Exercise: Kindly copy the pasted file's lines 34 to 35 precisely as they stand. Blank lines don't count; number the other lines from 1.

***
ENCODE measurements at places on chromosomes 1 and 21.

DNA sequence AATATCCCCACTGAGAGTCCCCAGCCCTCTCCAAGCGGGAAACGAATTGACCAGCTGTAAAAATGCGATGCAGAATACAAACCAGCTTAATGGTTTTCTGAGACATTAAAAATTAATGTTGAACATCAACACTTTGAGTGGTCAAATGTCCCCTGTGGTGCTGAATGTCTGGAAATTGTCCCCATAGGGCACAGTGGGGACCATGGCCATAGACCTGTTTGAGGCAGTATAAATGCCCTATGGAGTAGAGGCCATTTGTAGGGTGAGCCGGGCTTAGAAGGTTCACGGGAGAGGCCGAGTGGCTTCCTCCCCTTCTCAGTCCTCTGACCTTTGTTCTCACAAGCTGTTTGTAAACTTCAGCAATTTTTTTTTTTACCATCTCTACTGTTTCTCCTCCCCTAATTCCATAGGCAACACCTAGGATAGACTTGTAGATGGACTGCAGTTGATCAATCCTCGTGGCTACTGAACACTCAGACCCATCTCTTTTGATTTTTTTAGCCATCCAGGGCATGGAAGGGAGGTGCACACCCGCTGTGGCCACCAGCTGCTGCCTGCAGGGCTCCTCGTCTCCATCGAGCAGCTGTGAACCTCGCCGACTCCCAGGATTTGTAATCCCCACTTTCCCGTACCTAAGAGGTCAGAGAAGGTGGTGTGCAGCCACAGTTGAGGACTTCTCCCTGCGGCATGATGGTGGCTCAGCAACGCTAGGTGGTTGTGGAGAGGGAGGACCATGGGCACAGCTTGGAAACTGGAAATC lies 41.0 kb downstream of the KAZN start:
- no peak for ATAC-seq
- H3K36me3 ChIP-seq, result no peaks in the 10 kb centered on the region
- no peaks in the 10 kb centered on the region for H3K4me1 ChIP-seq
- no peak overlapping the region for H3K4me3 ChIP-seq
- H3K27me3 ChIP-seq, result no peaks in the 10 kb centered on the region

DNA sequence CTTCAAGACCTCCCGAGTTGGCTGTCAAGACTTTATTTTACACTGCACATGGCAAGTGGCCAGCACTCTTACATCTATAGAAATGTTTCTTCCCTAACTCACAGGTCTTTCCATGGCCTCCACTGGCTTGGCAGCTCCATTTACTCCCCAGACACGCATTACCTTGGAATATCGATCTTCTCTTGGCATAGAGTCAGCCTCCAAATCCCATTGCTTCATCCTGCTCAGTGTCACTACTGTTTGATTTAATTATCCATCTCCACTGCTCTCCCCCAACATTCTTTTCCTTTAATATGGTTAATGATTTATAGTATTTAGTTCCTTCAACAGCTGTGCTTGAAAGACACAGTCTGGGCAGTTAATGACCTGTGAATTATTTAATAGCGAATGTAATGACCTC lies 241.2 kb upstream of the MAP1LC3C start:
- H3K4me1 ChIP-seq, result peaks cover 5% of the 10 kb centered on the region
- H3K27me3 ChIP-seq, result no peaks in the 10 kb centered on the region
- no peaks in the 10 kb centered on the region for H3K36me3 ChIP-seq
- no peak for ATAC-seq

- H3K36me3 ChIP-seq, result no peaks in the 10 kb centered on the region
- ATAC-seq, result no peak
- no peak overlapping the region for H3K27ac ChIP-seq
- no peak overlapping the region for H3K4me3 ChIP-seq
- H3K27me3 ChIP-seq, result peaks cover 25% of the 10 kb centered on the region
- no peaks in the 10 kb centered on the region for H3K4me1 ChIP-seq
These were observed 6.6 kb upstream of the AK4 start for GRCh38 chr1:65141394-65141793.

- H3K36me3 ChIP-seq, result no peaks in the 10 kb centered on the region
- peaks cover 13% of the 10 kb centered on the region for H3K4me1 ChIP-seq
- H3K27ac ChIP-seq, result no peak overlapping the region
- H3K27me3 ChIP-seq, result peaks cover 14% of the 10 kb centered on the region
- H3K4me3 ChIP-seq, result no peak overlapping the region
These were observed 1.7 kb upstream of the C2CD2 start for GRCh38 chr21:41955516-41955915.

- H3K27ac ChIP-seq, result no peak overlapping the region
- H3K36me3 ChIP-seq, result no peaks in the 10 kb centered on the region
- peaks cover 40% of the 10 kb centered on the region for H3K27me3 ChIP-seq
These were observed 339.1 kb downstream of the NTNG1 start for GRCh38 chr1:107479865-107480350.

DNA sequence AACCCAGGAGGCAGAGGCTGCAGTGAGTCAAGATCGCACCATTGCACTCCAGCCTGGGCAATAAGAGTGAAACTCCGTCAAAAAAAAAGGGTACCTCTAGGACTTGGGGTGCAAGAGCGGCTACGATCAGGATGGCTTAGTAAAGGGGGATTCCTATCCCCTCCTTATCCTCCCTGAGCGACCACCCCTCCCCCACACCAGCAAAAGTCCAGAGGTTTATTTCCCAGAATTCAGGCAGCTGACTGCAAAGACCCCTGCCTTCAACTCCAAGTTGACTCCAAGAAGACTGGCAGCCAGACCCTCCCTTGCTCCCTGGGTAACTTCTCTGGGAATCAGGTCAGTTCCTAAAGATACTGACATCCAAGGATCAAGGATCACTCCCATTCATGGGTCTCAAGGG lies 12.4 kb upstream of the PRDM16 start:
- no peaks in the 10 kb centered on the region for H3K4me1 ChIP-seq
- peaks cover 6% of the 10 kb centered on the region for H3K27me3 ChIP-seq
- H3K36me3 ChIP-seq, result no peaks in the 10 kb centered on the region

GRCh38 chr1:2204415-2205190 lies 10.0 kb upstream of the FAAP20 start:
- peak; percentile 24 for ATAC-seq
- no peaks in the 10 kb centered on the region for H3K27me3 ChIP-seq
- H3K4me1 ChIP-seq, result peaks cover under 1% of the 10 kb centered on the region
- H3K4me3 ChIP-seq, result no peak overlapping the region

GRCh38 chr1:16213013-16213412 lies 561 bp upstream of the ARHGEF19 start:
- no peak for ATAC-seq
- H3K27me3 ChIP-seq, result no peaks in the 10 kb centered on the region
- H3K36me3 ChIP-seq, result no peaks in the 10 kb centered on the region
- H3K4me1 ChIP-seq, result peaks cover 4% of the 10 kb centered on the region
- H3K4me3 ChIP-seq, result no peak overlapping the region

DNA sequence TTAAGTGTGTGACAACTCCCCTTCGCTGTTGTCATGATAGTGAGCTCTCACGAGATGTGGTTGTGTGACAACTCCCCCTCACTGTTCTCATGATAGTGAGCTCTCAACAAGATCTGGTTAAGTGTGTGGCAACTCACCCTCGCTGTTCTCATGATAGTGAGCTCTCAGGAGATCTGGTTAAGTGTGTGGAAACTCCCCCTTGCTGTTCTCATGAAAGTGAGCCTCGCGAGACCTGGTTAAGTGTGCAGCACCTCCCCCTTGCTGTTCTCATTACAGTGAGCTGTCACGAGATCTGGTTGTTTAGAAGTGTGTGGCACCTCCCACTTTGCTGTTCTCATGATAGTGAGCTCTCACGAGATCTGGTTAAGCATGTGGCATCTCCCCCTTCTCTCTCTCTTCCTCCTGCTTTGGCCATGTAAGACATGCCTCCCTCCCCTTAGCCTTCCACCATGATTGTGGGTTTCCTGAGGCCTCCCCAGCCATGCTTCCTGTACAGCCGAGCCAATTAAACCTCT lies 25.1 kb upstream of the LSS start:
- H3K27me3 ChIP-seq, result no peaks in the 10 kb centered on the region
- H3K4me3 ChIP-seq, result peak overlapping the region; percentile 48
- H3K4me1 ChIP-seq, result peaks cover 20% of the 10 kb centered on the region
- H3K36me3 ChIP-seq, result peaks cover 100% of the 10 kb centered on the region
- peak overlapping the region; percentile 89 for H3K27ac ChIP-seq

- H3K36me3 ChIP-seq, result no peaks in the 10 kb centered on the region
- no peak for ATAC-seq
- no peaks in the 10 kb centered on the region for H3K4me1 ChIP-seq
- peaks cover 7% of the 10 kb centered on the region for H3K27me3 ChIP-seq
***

GRCh38 chr1:2204415-2205190 lies 10.0 kb upstream of the FAAP20 start:
- peak; percentile 24 for ATAC-seq